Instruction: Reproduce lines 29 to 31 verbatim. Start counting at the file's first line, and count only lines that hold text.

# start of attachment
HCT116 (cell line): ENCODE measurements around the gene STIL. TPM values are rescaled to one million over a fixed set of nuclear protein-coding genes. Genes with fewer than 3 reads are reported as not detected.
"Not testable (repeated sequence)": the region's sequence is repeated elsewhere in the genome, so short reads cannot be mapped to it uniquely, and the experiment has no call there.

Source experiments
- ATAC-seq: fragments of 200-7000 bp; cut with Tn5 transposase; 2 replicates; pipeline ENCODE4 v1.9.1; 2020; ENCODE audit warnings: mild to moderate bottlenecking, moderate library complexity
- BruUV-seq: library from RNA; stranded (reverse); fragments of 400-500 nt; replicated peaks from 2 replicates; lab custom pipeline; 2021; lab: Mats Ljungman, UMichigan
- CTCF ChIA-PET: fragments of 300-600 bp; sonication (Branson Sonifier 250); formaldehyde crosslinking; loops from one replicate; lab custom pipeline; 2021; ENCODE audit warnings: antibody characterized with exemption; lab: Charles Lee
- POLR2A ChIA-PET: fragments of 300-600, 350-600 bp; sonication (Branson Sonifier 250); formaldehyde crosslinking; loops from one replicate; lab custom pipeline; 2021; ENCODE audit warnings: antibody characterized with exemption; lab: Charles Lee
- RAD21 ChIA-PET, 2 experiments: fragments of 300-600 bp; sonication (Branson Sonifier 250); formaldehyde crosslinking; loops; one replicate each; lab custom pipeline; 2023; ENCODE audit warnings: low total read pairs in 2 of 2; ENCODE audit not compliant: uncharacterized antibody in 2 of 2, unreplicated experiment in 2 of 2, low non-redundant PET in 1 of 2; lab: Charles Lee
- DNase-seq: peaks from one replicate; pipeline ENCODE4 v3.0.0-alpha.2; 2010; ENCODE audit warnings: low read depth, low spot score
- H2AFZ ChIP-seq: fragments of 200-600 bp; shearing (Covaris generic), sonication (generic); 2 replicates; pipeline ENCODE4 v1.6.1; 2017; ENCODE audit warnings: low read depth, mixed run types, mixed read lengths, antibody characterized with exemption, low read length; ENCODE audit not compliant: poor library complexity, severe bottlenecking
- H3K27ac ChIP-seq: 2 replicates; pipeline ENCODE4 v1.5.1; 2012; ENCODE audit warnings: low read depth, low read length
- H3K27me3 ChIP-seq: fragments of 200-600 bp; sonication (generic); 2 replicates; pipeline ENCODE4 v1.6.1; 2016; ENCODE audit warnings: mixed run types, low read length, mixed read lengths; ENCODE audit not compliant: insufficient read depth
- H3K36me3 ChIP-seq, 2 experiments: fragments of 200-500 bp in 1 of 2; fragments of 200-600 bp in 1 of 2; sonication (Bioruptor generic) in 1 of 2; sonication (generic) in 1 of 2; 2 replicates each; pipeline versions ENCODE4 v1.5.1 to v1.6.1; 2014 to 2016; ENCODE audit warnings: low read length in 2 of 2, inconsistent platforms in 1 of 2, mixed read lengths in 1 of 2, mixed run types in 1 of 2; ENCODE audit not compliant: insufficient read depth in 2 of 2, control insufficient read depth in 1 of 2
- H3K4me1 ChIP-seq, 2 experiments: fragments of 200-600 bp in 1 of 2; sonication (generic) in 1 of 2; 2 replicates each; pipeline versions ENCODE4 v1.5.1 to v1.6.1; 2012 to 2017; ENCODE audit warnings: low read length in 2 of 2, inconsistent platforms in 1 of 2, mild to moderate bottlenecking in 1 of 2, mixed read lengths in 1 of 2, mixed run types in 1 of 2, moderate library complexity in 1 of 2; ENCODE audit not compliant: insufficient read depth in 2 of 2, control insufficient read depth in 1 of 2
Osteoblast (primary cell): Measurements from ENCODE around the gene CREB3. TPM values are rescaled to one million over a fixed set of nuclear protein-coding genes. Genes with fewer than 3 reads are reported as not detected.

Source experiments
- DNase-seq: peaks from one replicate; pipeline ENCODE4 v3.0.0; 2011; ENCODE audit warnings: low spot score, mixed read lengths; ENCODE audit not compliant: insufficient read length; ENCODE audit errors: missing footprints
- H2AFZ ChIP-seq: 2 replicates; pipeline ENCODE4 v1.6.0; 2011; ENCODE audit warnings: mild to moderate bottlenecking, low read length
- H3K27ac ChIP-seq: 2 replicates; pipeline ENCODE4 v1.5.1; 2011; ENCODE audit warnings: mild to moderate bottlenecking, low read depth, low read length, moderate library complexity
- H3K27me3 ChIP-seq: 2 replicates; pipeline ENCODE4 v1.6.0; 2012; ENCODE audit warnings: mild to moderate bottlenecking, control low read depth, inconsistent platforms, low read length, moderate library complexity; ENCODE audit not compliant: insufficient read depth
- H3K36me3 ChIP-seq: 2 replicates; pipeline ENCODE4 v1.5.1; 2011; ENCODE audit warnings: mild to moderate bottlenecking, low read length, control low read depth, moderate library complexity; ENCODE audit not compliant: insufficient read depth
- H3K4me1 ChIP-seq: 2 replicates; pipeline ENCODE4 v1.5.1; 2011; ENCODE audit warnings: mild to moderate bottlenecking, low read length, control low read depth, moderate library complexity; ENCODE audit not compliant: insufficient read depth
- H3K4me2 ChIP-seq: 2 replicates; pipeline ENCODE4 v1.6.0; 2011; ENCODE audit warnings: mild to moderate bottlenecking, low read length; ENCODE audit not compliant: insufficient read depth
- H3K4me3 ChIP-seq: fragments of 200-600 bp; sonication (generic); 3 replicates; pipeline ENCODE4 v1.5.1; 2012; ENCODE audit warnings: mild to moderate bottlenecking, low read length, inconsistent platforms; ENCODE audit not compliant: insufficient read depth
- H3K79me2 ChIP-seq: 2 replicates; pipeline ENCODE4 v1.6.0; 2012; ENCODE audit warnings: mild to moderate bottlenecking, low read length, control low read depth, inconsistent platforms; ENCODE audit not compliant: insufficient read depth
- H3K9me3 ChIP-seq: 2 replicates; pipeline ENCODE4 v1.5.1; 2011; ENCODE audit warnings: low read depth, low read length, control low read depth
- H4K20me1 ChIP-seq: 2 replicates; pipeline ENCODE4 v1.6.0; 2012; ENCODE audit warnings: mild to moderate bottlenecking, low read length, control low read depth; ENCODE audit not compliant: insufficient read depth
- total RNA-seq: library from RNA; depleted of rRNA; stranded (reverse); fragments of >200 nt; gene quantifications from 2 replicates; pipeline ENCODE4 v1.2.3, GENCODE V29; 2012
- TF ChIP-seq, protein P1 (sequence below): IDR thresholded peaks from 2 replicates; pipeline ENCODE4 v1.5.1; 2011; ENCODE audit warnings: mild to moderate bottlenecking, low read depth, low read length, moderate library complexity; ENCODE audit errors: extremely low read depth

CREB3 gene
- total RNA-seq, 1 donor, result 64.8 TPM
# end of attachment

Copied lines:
- TF ChIP-seq, protein P1 (sequence below): IDR thresholded peaks from 2 replicates; pipeline ENCODE4 v1.5.1; 2011; ENCODE audit warnings: mild to moderate bottlenecking, low read depth, low read length, moderate library complexity; ENCODE audit errors: extremely low read depth

CREB3 gene
- total RNA-seq, 1 donor, result 64.8 TPM